2006 Philadelphia Annual Meeting (22–25 October 2006)

Paper No. 12
Presentation Time: 11:15 AM


NARA, Masakazu, Center for Marine Environmental Studies, Ehime University, 2-5 Bunkyo-cho, Matsuyama, 790-8577, Japan and EKDALE, A.A., Geology and Geophysics, University of Utah, 719 WBB, 135 South 1460 East, Salt Lake City, UT 84112-0111, nara@sci.ehime-u.ac.jp

Cylindrichnus concentricus was named as a long, tapering, cylindrical shaft surrounded by a concentrically laminated muddy lining. Although it has been reported by many authors, there seems to be no common understanding of its formative process, namely, the ethology of the trace maker. In the type locality in the Upper Cretaceous Book Cliffs of Utah, C. concentricus are elongated structures more than 70 cm in maximum length and 1.5 cm in maximum diameter. Specimens are oriented subvertical at the top, and they show a bow-like bend in a vertical plane. The sand-filled cylindrical shaft is concentrically laminated with a slightly muddy lining. This lining consists of a tightly-packed array of megaphone-shaped laminae, and it becomes thinner toward the upper and lower ends. The overall shape is like an elongate, curving spindle. Branching is seen in some specimens. Numerous lengthwise striations often are seen on the outer surface of the lining.

The basic components of this trace fossil (its cylindrical shaft and concentrically laminated lining) closely resemble those of Rosselia socialis (commonly interpreted as the dwelling tube of a terebellid annelid), although their overall shapes are significantly different. This suggests that C. concentricus also may have formed through successive lining of muddy materials from inside of the shaft, like R. socialis. The striations on the outer surface of C. concentricus, which have been interpreted by some workers as bioglyphs of a crustacean, are probably just impressions of microfaults formed through the lengthwise splitting of the lining during its expansion.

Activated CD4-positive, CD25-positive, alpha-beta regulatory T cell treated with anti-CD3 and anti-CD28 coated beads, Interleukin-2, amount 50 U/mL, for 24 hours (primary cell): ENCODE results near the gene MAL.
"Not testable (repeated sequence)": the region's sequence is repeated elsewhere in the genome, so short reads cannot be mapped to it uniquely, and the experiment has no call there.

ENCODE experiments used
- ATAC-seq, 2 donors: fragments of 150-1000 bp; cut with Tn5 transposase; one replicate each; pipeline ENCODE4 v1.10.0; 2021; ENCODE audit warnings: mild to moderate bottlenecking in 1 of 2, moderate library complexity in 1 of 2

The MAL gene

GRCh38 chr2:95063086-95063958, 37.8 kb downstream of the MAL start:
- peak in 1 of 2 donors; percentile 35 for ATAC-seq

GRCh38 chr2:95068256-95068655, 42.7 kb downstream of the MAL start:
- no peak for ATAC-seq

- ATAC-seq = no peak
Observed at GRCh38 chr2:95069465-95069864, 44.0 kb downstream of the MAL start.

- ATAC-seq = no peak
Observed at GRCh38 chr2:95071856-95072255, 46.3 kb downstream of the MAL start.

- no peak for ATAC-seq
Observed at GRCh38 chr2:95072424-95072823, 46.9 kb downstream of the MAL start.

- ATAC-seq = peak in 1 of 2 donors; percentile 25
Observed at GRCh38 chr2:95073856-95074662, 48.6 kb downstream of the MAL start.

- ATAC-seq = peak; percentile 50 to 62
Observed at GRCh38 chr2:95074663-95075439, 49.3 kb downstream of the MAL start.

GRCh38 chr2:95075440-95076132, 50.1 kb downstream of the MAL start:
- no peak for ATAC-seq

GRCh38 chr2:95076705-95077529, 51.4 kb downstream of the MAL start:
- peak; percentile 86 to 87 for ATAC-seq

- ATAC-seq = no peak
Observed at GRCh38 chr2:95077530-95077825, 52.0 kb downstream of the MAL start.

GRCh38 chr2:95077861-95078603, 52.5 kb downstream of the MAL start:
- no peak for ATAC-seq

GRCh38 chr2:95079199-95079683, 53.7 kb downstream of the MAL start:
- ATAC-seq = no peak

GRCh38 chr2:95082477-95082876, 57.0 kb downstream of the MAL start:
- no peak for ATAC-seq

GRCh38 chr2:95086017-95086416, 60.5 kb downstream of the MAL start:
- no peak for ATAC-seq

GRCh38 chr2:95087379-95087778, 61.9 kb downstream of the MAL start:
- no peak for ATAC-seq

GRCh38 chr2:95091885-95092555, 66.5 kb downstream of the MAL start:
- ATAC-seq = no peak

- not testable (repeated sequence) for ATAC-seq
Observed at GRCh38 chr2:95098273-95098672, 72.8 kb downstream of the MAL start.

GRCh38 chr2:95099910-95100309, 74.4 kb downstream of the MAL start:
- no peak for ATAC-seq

C. concentricus appears similar to stacked occurrences of R. socialis, a morphotype that resulted from the trace maker's response to sedimentation, but the former differs from the latter in its detailed morphology and laminal arrangement. Thus, C. concentricus probably is not simply an ecophenotypic variant of R. socialis.